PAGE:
Reclining Hero begins in Hero pose and continues until the upper back and shoulders lie flat against the floor. Although Reclining Hero has the same level of difficulty as Hero pose, you may find it more challenging depending on the physical condition and flexibility of your knees, legs, back and shoulders. If reclining hero is too intense for you, practice the gently variation as you increase your flexibility. Remember to always listen to your body and do not overextend yourself.
English Name: Reclining Hero
Sanskrit Name: Supra Virasana
Difficulty Level: 4
Start Position: Hero
Starting in hero pose, use your arms and walk your elbows back until your shoulders and head are on the floor.
Extend your arm up and over your head.
Breath normally and remaining the pose as long as it feels comfortable. To get out of the pose, you can return to hero pose or swing your feet out and roll over onto your side to come up into a sitting position.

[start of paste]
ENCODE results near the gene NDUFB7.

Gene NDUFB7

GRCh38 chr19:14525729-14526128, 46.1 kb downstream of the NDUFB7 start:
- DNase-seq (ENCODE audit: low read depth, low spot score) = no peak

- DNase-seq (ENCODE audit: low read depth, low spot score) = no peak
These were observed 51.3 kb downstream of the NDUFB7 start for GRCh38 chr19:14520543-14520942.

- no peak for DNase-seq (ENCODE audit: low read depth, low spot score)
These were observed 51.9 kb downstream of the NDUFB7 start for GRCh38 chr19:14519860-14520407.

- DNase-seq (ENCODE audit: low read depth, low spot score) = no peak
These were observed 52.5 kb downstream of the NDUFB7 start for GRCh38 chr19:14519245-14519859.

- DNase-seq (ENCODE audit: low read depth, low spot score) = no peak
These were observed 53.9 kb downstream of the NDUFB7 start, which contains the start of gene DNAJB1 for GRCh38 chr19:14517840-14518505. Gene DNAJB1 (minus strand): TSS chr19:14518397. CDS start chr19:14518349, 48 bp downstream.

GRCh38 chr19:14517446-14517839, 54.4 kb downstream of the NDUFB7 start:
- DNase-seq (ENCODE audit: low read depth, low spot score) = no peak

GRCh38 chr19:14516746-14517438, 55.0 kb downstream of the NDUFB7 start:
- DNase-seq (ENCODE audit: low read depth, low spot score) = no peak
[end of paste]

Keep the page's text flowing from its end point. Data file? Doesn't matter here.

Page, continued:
If you feel tension in your legs, hips, low back or neck try supported hero pose reclining on a bolster or folded blanket.
- Opens lower back & chest
- Improves lung function
- Improves knee, hip and ankle flexibility
- Helps relieve menstrual discomfort
- Can lower high blood pressure
- Reduces anxiety and stress
- Improves focus
- Injured coccyx
- Knee or ankle injury (try gentle variation)
- Arthritis (try gentle variation)
- Pregnancy after 1st trimester
Virasana vs. Vajrasana
Common comments for the Virasana YouTube video is that the pose is Vajrasana or “what’s the difference between Virasana and Vajrasana.
All pose names in Hatha Yoga Asanas are based on B.K.S. Iyengar’s Light on Yoga. Other schools of yoga can call the pose by different names.
In this case, Virasana is Hero Pose and Vajrasana is kneeling pose.